The Tomorrow War (2021)

tomorrowThis was a bit of a silly movie, but it gets by with a pretty strong cast and really good production values- there’s some first-class CGI effects and creature designs here (which probably deserve a better movie). According to IMDB, this film from Paramount was originally intended to have a theatrical release but because of our old friend Covid, that was nixed in favour of selling it to Amazon for a cool $200 million. Let that sink in, and then consider how much these streaming services must be worth that they can spend that kind of money on content. So this film has big production values.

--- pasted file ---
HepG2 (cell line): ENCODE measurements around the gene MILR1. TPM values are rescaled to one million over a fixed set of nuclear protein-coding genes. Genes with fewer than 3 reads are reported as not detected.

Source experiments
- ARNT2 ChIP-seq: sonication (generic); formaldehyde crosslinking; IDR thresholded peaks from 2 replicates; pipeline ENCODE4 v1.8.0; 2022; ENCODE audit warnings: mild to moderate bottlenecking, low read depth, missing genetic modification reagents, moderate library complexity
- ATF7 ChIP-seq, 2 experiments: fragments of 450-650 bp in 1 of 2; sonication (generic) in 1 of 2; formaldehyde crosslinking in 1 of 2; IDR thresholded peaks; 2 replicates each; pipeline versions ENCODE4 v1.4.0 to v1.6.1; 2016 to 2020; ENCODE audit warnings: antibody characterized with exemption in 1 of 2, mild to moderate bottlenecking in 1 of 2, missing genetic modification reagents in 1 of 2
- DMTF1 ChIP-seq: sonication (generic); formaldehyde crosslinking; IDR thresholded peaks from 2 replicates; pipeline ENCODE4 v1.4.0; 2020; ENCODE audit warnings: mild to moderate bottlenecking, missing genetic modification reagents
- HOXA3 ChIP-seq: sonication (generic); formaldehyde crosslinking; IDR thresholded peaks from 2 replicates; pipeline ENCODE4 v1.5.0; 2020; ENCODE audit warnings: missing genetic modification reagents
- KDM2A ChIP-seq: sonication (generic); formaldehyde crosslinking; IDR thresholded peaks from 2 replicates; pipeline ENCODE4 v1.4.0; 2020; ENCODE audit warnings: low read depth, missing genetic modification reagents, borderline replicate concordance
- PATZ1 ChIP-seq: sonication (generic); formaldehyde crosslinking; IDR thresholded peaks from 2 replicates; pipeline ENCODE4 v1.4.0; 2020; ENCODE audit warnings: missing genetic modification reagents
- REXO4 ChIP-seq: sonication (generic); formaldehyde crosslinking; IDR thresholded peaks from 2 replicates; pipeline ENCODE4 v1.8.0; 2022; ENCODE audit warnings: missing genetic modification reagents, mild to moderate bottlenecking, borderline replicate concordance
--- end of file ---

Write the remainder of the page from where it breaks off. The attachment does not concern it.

The title refers to a time travel element (fighters are recruited in the present-day 2022 to fight a war taking place thirty years in the future) but really its a bit of a misnomer-the film should have been titled “The Forester War” because that sums up what it really is, and gets at the scripts chief failings. For a film about a world on the brink of extinction due to alien invasion, its a remarkably small, intimate saga: Grandpa Forester is an ex-Vietnam fighter who can fly planes under the radar into Russia, Daddy Forester is an ex-marine who travels to the future and back to stop the war ever happening, Daughter Forester is a scientist/military chick who designs said toxin in the future and Mama Forester and child-daughter Forester in 2022 er, stress a lot but all make a happy family in the end. If that sounds like the script stretches credibility then you’d be right, and its a bit of a shame. Technically the film looks great with a number of big effects/action scenes which can be quite thrilling and dramatic but its all overshadowed by a nagging feeling of being taken for a bit of a mug by the screenplay. Daddy Forester Dan Forester (Chris Pratt) is a school teacher who wants to impress his daughter by being Someone Special etc, but at the the start of the film his career aspirations are thwarted when he fails a job application. Naturally (quelle surprise!) it turns out he -and his family- aren’t just special, they save the whole of humanity. Everyone else seems to be just cannon fodder- its the Forester’s who get the job done.